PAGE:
Six lessons for US foreign policy

The writer was a leading member of the US House Intelligence Committee after 9/11. She is the author of ‘Insanity Defense: Why Our Failure to Solve Hard National Security Problems Makes Us Less Safe’

The manner in which the United States left Afghanistan a year ago cast doubt among its partners and allies around the world about its reliability and competence. The decision to end the longest military mission in US history was the right one, but there are six crucial foreign policy lessons to be learned from this chaotic departure.

First, the people of Afghanistan need the continued support of the United States, especially the women and girls whose dreams have been shattered by the rigid reimposition of the Taliban religious code, as well as the interpreters and personnel we have promised to protect. . America is already the largest humanitarian donor in Afghanistan. And the special immigrant visa program to resettle Afghan citizens who worked with US troops was also streamlined and bolstered with additional resources.

Second, the United States should show its appropriate appreciation to its allies A few months ago, I led a delegation of prominent foreign policy experts to visit Al Udeid Air Base in Qatar. A story left an indelible image. After the suicide bombing at Kabul airport on August 26 last year that killed 13 US service members and around 170 Afghans, a four-year-old boy was pushed towards an overcrowded C-130 plane. Along the way, he picked up a small package in his path, which turned out to be a three-month-old baby. Now both children are healthy and reunited with surviving family members.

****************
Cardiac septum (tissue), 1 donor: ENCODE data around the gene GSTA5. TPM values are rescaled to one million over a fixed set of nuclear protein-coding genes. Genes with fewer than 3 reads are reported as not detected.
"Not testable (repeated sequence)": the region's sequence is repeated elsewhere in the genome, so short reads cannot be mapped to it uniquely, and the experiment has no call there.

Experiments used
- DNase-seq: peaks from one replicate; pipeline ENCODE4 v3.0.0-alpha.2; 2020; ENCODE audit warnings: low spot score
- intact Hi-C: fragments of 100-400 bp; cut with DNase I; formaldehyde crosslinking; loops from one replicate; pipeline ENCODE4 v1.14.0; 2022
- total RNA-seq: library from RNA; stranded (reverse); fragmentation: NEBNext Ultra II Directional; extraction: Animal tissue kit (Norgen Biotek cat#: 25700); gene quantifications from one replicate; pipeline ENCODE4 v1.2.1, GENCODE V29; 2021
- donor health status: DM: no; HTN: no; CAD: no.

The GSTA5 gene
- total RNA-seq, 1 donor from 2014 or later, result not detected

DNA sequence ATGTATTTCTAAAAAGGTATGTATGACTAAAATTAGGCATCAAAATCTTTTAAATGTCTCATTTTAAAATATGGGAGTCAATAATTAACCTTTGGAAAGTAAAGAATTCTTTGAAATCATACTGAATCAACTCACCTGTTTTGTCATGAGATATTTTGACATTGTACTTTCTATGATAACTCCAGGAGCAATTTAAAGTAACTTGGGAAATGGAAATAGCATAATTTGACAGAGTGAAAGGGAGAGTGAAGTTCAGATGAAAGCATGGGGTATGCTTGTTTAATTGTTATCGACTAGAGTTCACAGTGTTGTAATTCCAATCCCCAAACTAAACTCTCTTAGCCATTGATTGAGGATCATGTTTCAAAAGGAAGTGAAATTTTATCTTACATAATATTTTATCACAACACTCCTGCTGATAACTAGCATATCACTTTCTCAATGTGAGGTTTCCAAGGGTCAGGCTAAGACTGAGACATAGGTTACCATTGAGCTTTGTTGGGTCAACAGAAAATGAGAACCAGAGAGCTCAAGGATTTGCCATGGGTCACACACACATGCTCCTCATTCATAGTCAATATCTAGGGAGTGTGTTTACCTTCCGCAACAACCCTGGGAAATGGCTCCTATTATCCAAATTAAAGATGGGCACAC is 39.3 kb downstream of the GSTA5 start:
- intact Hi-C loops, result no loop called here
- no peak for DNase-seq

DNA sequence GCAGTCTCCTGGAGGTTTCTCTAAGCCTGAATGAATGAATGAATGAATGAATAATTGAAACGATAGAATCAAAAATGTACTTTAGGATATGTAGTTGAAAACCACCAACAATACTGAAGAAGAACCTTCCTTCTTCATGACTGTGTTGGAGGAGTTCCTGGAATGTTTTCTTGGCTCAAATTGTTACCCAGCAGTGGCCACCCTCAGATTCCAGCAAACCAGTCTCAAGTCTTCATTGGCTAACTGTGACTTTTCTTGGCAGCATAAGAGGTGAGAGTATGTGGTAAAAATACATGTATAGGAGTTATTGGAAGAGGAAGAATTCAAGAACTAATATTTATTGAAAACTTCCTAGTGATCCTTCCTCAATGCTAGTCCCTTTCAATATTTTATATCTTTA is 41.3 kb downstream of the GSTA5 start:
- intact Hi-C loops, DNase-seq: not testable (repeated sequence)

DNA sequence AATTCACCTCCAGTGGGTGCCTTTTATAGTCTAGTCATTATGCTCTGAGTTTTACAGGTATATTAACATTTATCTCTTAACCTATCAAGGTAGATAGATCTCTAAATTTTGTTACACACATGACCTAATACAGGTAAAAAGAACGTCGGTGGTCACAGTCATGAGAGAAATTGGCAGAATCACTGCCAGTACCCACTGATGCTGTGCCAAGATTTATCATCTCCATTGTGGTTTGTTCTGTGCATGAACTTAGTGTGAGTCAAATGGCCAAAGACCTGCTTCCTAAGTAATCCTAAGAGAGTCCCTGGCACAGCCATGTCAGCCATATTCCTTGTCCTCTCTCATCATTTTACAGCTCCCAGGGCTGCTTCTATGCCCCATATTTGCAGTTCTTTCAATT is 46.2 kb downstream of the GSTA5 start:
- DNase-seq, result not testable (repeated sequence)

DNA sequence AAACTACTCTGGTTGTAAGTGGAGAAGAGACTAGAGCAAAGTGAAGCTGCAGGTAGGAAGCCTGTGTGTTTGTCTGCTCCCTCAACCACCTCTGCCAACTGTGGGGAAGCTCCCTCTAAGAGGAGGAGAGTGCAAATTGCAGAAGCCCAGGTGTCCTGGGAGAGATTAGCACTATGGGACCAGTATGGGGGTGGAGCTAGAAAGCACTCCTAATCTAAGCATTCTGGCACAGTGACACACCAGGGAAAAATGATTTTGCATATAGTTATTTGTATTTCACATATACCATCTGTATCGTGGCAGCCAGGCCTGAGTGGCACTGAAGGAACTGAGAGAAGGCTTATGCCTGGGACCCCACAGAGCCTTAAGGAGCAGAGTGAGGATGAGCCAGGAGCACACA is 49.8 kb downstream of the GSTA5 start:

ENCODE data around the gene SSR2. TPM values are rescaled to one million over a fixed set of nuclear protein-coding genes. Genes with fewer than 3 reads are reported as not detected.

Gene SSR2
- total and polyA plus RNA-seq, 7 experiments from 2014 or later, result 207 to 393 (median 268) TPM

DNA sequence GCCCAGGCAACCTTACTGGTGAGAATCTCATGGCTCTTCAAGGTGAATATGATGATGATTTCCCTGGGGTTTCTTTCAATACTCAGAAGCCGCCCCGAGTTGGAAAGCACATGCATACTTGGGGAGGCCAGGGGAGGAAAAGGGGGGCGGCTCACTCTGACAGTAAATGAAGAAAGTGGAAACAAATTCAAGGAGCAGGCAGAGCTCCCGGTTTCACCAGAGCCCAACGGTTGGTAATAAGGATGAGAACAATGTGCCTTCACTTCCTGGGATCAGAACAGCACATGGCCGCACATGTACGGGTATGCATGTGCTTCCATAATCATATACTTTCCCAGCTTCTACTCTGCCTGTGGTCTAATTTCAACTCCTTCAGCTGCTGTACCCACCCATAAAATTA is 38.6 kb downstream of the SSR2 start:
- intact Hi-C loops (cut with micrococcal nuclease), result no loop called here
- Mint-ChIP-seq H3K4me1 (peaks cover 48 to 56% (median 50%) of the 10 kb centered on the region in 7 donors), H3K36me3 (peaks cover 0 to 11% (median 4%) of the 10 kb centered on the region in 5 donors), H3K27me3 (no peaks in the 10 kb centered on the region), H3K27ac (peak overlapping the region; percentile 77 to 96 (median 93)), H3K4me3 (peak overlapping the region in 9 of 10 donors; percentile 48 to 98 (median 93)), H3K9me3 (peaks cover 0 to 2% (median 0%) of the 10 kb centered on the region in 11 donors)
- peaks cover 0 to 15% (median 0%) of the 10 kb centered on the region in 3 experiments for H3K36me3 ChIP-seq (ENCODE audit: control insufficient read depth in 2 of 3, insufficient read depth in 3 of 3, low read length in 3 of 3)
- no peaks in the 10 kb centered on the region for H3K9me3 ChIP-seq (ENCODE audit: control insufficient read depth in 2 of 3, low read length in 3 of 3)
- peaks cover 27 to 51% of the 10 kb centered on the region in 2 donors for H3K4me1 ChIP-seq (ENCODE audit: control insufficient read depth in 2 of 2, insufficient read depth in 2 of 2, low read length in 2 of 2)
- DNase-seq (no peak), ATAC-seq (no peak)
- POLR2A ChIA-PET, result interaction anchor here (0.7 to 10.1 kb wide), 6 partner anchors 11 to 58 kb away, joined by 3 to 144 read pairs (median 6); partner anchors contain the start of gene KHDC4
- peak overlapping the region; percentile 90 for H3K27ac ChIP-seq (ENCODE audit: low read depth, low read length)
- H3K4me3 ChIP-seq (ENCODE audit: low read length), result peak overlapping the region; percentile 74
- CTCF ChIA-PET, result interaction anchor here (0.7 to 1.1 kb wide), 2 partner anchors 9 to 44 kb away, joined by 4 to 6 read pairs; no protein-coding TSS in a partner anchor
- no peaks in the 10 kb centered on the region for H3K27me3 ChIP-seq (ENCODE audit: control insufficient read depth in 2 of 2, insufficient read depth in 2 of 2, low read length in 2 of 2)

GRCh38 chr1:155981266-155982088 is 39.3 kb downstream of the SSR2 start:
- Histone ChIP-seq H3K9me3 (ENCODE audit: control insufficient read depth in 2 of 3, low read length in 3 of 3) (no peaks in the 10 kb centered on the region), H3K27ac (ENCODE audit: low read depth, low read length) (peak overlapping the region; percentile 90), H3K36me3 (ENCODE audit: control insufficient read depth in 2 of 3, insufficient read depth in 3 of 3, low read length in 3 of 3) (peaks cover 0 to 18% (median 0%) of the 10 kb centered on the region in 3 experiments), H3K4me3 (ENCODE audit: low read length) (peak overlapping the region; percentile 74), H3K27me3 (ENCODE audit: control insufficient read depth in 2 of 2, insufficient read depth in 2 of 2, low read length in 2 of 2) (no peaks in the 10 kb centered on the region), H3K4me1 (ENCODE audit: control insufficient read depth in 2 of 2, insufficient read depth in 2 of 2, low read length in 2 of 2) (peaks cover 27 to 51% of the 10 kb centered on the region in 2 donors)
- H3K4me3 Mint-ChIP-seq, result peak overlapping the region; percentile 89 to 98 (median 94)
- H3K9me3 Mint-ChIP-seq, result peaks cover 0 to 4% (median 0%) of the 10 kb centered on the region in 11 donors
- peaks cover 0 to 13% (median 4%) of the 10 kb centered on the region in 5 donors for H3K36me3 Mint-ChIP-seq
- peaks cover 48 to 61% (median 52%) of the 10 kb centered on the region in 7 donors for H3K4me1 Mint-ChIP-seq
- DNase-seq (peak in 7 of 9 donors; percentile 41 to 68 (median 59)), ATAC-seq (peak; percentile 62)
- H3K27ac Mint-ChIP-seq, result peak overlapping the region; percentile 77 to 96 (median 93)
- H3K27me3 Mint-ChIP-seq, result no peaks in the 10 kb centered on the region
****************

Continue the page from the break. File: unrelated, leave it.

What would we have done without the Qataris, who processed and helped relocate 80,000 refugees? The Emir was welcomed to Washington and his country granted “special status” as a major non-NATO ally – a designation that strengthens our partnership with a key Middle Eastern country.

The third lesson is to be selective with military missions. A better model is the role the United States adopted in response to Russia’s unprovoked and illegal war on Ukraine. President Joe Biden has made it clear that there will be no American boots on the court. Instead, it joined NATO and the EU to provide arms and aid.

A rare and welcome bipartisan action by Congress is the near-unanimous support for billions in military and economic aid. The Biden administration has also continued the counterterrorism mission, as evidenced by the assassination of al-Qaeda leader Ayman al-Zawahiri in Kabul. These are examples of limited and achievable goals.

Second, avoid the kind of “mission creep” that happened after the limited military mission authorized by Congress after the 9/11 attacks ended. Many of us had our doubts about the “clean, hold, build” and “surge” strategies that gave the U.S. military responsibility for building Western-style institutions in Afghanistan and sustaining a full military command structure. endemic corruption. A particularly egregious episode was the visible support for Ahmed Wali Karzai, the brother of former Afghan President Hamid Karzai, to keep the peace in the Kandahar region.

Fifth, Congress must stay involved. The 2001 Authorization to Use Military Force, which I and all but one member of Congress supported, was the threadbare justification for 41 US military actions in 19 countries. Congress has never changed or replaced it. The AUMF update would be a great way to make the point to the American public why and when American force should be used.

Finally, sixth lesson: a global strategy for American leadership is needed. It is high time to make a compelling case for American leadership in the post-Cold War world. Understanding what the United States did wrong in Afghanistan, finding ways to provide effective and continued assistance there, and addressing Ukraine’s issues and other challenges would be a good start.

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